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Causes of Action for Will and Estate Litigation

What happens when a family member disagrees with the execution of a will, trust, or estate? Knowing causes of action and where they apply is the first step to understanding one’s rights to litigating trust and estate agreements.

During the legal process known as probate, potential beneficiaries can challenge a will or trust and enter litigation. The following list includes common causes of action for estate litigation: document forgery, breach of fiduciary duty, elective share, lack of formalities, undue influence, and lack of capacity.

Family members and loved ones of the decedent can find estate litigation and trust lawyers in Los Angeles complicated to parse, especially after suffering loss. This guide will explain the above six causes of action and where they might apply.

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Forged Documents

This cause of action involves the suspicion that documents such as a will or trust agreement were forged, that signatures are not genuine, or that the documents were altered or fabricated in some way.

Breach of Fiduciary Duty

The representative of a testator (someone who has made a will or given a legacy), estate, or trustee must show fiduciary duties of honesty, care, and devotion. If a representative or trustee violates those duties, there is a cause of action for estate or trust litigation.

Elective Share

Some states dispense an “elective share” to the surviving spouse of the decedent. This distributes a set fraction of the decedent’s estate to the spouse according to a statutory formula.

Lack of Formalities

A last will and testament or a trust require that the testator, a witness, and two unrelated parties sign the related documents. If a will or trust was not correctly and legally written, witnessed, or signed, then there is a valid cause of action.

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Lack of Capacity

Testators must be mentally competent to make a will, testament, or trust. They must understand their complete assets and how their executor will distribute their assets. If a medical diagnosis determined a testator is or was mentally incompetent when they wrote their will or trust agreement, then a potential beneficiary can litigate the will or trust and potentially have it declared void.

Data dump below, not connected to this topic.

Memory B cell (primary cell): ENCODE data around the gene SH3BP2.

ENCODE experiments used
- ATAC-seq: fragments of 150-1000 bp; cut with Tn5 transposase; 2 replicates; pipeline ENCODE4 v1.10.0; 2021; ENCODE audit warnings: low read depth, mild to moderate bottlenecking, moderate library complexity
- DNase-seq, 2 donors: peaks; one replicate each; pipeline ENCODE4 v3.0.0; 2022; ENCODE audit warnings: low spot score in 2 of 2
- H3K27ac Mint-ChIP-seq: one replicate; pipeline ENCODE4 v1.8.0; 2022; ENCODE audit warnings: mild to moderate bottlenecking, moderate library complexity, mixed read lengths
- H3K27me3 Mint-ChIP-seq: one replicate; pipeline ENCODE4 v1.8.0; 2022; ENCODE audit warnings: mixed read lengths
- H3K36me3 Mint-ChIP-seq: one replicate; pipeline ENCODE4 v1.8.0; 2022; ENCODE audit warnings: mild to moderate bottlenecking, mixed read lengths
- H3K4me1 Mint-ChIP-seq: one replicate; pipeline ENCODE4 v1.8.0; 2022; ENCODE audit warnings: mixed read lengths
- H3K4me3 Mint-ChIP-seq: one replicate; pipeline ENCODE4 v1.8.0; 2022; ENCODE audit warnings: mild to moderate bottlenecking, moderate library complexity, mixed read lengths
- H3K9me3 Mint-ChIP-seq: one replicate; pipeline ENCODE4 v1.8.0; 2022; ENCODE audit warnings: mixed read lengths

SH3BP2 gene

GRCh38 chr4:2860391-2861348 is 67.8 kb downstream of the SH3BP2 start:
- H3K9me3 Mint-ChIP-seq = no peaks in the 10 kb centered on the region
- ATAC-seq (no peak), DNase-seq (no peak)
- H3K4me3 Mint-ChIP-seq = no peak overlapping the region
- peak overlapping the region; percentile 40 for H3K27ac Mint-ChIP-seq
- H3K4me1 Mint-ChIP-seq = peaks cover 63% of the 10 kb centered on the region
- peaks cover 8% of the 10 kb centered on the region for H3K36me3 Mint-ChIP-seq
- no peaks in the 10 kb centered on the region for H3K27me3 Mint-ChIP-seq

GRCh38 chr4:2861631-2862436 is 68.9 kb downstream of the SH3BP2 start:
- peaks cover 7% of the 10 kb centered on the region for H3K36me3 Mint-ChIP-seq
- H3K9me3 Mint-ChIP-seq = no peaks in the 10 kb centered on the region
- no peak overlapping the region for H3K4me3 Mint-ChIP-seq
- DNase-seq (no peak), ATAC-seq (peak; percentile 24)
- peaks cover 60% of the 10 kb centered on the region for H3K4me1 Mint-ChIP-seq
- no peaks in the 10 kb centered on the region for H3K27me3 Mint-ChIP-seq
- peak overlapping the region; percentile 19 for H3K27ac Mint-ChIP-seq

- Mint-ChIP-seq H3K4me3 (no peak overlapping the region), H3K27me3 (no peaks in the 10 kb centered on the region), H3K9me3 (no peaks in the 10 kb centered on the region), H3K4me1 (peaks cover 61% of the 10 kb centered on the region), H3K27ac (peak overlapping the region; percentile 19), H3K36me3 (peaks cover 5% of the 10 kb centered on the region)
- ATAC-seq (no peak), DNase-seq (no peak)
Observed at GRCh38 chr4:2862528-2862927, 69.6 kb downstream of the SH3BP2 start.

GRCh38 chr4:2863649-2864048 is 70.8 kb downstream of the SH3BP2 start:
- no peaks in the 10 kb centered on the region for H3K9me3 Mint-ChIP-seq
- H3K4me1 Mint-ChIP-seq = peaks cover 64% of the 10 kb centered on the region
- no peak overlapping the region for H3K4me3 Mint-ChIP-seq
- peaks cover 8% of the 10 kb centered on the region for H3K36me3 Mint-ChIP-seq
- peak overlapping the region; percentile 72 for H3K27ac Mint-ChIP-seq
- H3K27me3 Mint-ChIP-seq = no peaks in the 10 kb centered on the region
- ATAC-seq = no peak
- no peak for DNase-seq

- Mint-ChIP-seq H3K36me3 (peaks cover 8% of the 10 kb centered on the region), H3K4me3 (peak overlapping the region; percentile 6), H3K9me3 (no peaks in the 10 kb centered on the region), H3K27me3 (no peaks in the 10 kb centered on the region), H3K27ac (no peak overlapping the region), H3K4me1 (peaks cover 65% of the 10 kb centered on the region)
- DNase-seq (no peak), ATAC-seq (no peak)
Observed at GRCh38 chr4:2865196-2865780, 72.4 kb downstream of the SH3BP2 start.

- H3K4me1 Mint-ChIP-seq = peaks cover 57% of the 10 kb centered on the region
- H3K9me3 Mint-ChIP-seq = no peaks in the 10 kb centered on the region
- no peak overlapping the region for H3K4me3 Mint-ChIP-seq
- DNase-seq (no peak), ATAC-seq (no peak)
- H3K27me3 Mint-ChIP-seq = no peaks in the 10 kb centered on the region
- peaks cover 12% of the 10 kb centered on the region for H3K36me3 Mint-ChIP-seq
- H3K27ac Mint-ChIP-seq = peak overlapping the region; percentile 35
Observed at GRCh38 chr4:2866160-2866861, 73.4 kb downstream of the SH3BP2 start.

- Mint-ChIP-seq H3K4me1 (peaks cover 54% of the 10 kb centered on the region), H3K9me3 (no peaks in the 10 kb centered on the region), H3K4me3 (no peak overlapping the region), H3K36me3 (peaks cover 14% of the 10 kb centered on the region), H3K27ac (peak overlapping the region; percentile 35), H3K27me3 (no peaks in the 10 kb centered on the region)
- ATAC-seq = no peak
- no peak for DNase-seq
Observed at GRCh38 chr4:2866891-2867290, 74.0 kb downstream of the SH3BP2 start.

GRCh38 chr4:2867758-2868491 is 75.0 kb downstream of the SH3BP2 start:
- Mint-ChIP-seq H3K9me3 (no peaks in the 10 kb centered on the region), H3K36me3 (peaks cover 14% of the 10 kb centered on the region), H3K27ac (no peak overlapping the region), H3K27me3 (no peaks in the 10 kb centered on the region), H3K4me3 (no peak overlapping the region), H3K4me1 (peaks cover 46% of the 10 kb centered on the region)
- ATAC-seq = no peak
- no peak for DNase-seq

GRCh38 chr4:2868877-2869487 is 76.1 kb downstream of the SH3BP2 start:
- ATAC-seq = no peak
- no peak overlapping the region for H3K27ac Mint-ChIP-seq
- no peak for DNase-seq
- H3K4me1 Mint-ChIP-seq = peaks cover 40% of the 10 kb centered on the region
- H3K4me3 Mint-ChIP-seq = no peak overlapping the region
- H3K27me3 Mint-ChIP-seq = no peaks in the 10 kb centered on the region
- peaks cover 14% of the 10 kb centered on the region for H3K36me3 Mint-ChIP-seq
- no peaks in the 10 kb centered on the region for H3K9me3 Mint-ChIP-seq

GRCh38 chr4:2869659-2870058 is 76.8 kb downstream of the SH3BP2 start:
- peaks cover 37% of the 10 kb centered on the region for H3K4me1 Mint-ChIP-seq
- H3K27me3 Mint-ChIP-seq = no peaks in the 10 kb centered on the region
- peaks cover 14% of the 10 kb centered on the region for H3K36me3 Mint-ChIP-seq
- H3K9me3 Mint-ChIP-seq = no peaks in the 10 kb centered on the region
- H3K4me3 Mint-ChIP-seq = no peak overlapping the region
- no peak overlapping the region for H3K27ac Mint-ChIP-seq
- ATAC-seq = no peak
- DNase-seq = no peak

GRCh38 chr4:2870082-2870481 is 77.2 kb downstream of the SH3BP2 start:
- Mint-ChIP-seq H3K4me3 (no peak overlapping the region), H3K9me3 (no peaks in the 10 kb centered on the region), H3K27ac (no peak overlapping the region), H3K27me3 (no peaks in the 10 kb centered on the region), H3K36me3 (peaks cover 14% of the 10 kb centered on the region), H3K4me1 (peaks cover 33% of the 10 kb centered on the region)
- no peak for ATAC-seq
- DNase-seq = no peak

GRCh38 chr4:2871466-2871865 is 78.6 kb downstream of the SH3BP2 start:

Follow this link for a more complete definition of mental capacity in testators: https://www.law.cornell.edu/wex/sound_mind_and_memory

Undue Influence

When someone close to the testator, often a family member or friend, confidante, or health care worker, forces or compels the testator to execute a will, trust, or estate agreement, potential beneficiaries can litigate using this cause of action.

In this cause of action, the influencer may have caused the testator to overturn an already-established plan where a majority of assets were intended for family or close relatives of the deceased, or decedent. Other cases involve a child or relative coercing their parent to exclude other children or family members from the will.


Probate, executing wills and estates, and litigating them when needed is a complicated system that requires an estate litigation lawyer’s expertise. The causes of action listed above are examples of significant and justified reasons to seek an estate litigation lawyer and a legal decision.